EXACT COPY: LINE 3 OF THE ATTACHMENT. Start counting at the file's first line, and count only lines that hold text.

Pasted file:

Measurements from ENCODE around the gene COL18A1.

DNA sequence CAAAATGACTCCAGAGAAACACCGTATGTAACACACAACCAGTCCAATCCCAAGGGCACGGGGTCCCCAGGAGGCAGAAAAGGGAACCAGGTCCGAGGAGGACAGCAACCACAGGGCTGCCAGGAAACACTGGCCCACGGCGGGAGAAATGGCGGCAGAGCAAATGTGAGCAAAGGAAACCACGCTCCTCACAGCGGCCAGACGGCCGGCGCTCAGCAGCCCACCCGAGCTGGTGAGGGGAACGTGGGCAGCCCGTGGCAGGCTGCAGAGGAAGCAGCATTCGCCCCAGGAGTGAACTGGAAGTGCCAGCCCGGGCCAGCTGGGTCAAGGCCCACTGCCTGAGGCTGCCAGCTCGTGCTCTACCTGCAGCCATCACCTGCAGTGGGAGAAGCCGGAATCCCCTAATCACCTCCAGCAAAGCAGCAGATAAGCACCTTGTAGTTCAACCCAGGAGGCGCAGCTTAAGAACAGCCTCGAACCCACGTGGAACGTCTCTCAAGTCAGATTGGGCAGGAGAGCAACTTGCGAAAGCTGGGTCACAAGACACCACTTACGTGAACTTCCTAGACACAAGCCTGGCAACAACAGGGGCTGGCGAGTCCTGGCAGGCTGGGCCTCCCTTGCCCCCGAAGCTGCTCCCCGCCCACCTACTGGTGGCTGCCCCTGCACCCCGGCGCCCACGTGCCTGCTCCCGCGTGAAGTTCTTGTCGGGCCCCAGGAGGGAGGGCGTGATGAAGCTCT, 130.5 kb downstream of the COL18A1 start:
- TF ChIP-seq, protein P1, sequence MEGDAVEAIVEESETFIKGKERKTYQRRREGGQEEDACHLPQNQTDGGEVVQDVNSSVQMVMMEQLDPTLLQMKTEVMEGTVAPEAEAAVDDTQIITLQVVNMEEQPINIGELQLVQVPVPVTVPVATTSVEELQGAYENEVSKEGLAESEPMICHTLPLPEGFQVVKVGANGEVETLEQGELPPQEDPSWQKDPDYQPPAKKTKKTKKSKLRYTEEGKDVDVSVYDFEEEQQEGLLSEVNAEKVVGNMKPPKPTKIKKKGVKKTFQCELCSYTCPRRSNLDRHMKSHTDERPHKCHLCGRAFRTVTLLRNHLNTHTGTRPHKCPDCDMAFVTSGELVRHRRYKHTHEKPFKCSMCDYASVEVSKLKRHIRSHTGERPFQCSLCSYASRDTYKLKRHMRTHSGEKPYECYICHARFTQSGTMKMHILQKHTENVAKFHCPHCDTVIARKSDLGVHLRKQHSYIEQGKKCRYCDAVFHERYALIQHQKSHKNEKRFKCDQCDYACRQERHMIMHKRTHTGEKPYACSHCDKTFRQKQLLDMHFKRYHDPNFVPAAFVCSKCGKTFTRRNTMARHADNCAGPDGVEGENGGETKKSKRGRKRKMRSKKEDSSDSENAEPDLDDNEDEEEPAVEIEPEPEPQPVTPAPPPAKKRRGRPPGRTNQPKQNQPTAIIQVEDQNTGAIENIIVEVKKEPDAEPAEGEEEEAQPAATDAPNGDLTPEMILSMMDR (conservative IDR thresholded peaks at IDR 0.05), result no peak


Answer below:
- TF ChIP-seq, protein P1, sequence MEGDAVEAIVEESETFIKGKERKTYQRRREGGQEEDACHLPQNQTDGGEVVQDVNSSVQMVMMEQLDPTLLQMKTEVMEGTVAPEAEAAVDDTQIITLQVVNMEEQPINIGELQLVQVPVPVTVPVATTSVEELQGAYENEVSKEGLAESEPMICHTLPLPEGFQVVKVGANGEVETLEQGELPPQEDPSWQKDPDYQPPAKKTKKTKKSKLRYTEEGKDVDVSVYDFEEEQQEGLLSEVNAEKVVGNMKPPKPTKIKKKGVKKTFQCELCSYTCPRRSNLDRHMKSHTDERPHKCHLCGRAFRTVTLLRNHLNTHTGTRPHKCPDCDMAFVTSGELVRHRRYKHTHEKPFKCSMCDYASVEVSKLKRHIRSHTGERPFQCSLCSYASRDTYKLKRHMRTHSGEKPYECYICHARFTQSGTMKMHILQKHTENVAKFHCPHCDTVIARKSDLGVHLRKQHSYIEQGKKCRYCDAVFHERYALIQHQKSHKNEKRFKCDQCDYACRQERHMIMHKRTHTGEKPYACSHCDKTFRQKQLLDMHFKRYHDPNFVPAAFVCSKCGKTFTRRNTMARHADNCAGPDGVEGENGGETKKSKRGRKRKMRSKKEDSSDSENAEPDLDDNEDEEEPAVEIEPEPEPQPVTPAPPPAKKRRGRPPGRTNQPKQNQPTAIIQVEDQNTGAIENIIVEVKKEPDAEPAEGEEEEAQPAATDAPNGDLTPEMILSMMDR (conservative IDR thresholded peaks at IDR 0.05), result no peak